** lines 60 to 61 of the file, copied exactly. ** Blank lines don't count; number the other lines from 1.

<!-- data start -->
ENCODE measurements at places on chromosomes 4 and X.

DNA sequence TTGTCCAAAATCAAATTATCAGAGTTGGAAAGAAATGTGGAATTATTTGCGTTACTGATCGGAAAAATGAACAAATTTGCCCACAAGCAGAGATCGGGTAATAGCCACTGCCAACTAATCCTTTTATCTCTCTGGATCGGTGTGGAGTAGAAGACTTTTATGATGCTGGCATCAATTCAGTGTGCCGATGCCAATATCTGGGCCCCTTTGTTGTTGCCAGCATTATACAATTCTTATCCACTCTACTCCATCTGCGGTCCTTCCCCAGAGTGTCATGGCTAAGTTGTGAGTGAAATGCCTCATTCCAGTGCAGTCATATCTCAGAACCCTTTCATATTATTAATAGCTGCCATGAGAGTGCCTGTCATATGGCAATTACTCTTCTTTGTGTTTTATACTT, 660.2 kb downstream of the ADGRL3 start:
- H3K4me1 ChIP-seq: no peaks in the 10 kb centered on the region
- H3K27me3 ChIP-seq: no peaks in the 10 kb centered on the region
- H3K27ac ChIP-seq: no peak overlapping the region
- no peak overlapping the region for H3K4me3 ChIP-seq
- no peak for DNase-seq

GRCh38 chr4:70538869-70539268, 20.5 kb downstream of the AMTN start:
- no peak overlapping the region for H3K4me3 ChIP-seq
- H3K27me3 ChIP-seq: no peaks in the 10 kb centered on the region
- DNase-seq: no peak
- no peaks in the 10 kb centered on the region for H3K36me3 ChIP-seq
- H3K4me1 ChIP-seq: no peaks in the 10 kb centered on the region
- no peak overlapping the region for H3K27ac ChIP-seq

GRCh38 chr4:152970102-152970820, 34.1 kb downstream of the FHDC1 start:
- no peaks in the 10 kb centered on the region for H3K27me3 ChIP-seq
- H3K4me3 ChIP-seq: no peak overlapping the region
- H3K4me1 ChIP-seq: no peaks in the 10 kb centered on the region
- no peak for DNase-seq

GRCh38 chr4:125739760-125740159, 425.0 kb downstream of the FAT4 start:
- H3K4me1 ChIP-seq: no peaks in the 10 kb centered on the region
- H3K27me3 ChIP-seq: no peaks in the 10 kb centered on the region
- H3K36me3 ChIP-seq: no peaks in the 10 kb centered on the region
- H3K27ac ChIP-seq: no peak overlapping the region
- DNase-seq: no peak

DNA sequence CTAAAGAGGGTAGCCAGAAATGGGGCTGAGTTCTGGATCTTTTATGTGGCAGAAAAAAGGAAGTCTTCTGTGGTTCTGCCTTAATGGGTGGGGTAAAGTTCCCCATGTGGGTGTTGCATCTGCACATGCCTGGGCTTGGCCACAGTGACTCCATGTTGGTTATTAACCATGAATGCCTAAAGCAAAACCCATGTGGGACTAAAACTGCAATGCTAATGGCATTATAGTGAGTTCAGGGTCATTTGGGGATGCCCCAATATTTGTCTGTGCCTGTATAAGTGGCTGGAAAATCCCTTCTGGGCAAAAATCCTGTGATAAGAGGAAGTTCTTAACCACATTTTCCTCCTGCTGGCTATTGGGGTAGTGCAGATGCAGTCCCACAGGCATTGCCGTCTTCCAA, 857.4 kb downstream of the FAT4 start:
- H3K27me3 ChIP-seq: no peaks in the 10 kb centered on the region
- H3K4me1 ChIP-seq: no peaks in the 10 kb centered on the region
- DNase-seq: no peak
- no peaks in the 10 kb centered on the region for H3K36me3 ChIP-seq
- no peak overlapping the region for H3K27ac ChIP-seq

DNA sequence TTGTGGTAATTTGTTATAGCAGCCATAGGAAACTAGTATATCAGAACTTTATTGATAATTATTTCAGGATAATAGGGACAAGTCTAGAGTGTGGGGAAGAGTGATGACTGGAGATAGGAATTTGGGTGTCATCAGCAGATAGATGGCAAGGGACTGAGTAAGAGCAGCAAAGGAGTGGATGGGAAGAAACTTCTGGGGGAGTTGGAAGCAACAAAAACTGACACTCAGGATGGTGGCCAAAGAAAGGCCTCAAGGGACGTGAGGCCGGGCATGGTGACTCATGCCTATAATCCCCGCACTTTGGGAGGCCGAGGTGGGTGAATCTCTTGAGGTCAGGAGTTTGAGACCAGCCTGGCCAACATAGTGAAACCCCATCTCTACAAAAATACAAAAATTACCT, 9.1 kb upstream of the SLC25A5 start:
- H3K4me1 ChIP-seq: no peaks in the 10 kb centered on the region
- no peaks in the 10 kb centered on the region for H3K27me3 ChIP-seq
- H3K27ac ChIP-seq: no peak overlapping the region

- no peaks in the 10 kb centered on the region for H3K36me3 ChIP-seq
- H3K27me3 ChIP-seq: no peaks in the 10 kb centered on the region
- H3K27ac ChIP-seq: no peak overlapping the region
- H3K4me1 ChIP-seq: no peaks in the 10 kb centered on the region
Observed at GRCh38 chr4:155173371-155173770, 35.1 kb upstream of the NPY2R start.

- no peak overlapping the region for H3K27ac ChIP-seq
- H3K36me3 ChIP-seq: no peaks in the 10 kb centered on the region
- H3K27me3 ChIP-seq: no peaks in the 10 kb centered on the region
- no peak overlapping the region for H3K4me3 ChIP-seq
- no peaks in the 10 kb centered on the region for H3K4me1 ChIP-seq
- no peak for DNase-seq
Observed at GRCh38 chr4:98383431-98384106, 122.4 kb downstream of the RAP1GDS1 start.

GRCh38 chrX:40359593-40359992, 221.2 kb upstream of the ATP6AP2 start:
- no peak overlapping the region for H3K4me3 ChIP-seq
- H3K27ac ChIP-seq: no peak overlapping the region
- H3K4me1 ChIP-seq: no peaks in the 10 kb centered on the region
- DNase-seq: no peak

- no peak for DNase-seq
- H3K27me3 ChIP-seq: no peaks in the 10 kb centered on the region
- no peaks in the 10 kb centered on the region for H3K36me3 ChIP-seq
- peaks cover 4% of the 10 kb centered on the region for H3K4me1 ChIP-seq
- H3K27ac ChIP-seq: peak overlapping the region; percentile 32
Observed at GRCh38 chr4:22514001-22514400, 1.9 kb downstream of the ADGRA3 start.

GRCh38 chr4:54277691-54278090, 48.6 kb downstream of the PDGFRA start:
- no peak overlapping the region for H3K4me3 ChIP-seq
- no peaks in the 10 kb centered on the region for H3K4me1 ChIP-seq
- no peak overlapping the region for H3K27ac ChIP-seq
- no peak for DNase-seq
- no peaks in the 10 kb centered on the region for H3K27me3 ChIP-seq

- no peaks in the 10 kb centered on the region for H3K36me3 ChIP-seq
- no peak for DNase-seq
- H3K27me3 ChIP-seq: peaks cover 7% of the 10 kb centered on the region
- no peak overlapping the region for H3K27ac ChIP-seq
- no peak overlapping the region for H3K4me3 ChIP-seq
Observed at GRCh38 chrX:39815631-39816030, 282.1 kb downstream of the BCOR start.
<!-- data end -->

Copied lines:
- no peak overlapping the region for H3K4me3 ChIP-seq
- no peaks in the 10 kb centered on the region for H3K4me1 ChIP-seq